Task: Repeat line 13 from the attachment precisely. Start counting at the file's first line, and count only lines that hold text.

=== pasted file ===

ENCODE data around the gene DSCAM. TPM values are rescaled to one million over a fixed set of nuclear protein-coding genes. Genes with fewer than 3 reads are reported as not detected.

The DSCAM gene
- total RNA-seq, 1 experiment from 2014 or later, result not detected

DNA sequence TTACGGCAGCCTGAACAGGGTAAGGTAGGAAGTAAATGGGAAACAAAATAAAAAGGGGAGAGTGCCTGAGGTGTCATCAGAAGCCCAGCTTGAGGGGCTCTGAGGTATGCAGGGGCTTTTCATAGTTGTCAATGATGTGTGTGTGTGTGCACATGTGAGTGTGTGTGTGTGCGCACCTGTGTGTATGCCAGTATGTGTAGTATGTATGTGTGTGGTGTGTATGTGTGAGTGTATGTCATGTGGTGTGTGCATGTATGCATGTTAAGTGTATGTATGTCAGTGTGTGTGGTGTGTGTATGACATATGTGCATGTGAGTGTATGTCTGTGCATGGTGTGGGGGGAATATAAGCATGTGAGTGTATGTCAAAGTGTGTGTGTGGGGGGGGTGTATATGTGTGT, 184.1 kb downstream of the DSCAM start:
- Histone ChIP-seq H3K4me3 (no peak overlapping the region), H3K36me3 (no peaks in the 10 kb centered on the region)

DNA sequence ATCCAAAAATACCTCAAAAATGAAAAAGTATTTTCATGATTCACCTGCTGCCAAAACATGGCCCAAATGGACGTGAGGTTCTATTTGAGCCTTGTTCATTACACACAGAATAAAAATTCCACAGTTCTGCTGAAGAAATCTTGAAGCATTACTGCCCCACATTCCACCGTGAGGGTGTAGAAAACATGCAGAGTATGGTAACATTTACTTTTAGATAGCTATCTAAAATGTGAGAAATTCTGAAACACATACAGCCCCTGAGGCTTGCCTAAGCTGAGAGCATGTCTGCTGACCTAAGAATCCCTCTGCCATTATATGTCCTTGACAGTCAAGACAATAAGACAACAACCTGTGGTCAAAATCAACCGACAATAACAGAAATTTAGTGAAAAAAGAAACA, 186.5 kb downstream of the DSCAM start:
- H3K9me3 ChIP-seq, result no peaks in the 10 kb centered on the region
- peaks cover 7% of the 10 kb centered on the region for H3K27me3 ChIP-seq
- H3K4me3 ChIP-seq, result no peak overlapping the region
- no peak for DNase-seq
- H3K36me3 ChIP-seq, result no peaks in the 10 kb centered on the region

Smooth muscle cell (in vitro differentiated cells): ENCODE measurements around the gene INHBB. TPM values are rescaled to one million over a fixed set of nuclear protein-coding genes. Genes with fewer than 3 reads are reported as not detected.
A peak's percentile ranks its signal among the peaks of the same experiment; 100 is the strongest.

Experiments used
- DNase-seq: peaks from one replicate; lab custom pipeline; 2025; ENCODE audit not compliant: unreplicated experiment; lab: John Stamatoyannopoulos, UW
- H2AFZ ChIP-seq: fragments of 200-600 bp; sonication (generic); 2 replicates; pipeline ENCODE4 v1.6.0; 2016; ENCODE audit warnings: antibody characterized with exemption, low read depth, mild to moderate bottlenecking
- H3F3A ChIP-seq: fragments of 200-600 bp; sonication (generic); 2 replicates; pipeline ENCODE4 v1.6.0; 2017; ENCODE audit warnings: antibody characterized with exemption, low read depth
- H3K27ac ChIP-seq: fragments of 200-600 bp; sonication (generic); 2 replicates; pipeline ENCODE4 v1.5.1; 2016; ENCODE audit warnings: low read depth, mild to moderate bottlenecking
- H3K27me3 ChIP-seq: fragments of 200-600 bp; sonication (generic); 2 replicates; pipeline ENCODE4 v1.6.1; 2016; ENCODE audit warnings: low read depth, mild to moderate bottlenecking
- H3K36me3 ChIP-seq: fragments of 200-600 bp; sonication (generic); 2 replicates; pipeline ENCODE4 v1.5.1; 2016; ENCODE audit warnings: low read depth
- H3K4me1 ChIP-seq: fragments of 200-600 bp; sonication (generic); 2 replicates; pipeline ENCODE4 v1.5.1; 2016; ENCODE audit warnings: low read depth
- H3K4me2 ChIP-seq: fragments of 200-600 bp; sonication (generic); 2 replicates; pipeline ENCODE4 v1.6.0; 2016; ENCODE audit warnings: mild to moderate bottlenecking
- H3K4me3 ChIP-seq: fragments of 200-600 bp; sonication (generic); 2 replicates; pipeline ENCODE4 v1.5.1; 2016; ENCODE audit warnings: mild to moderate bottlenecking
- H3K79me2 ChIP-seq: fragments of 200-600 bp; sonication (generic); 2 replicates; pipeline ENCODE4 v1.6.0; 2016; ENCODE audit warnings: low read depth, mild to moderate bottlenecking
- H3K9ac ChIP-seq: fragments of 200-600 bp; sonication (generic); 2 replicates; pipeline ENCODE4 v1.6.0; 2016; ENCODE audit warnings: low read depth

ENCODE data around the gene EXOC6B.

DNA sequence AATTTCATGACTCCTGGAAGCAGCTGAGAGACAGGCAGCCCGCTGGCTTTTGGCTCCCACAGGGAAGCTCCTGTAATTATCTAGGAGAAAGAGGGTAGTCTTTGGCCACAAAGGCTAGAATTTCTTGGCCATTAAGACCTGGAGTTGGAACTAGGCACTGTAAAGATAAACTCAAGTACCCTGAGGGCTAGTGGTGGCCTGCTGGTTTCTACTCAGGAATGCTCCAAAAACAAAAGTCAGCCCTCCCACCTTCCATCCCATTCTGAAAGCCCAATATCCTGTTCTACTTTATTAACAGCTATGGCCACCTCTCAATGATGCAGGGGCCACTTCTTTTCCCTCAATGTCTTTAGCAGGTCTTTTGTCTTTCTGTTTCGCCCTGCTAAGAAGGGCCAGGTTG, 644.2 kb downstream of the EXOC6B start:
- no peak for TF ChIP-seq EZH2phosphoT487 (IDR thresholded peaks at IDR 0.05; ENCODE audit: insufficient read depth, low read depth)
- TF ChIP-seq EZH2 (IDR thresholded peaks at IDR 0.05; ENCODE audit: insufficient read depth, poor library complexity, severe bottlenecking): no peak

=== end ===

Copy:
A peak's percentile ranks its signal among the peaks of the same experiment; 100 is the strongest.